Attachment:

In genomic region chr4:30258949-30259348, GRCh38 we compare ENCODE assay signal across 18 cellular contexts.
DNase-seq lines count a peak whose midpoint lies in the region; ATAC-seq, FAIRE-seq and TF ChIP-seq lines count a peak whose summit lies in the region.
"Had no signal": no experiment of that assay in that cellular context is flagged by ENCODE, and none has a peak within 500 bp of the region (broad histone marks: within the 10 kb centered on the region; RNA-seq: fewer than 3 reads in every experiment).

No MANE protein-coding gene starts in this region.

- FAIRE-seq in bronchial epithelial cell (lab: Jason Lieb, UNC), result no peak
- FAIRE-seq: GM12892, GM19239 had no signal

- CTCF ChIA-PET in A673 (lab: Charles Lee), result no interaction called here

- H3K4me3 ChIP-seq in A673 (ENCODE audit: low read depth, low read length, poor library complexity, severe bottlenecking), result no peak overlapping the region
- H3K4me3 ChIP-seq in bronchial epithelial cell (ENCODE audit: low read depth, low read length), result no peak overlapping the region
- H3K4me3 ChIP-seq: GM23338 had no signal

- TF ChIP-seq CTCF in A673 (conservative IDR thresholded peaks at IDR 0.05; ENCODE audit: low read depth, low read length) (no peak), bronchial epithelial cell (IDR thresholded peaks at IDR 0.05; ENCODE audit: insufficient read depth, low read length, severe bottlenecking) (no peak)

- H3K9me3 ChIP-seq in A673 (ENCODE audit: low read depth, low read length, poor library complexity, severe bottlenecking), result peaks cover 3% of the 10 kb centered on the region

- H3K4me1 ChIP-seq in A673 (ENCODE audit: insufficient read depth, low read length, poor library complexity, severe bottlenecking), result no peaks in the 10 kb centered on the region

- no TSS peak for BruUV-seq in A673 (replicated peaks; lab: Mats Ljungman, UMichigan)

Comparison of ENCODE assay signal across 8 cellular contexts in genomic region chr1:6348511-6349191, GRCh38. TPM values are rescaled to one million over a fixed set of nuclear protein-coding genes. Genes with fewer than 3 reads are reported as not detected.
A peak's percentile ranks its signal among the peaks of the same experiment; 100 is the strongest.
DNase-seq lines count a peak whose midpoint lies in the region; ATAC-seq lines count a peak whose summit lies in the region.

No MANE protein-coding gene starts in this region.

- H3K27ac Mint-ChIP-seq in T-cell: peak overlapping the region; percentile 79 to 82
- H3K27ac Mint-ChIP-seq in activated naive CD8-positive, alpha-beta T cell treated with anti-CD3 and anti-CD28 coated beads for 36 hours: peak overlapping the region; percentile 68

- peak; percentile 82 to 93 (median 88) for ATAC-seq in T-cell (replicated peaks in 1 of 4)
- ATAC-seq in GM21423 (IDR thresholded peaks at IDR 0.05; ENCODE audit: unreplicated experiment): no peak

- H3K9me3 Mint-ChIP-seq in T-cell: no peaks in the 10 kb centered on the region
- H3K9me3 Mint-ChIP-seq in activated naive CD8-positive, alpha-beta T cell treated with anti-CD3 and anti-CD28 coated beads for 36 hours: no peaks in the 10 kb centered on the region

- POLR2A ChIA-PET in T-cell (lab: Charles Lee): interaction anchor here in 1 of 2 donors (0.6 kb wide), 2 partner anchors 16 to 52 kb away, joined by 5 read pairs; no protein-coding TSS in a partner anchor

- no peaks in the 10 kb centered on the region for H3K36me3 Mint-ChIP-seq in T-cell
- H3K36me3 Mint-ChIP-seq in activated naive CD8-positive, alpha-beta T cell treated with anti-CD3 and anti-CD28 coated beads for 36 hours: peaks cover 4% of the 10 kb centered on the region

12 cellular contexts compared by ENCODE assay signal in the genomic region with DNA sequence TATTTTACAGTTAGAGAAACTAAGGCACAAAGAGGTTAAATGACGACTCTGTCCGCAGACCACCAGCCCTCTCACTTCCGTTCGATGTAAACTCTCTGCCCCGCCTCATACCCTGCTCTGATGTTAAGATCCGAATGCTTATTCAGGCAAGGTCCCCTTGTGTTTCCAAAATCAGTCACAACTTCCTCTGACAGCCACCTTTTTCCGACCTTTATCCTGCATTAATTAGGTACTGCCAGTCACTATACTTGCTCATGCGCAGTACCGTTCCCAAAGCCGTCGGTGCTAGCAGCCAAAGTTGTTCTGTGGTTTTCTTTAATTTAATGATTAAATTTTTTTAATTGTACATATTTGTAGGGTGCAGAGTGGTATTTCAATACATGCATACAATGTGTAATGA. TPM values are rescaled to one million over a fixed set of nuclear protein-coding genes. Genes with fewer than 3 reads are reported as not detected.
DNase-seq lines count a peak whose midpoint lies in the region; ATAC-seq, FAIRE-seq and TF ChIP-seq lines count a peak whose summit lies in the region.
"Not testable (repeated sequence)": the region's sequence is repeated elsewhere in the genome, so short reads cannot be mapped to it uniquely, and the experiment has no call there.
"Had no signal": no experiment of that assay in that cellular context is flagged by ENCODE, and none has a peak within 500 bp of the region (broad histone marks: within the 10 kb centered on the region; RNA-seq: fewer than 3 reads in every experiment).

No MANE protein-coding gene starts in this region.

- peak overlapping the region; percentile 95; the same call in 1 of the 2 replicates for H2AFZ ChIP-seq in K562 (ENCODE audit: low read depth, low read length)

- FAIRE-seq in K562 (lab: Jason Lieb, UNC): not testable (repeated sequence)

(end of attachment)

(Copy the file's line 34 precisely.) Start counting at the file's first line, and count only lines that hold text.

- FAIRE-seq in K562 (lab: Jason Lieb, UNC): not testable (repeated sequence)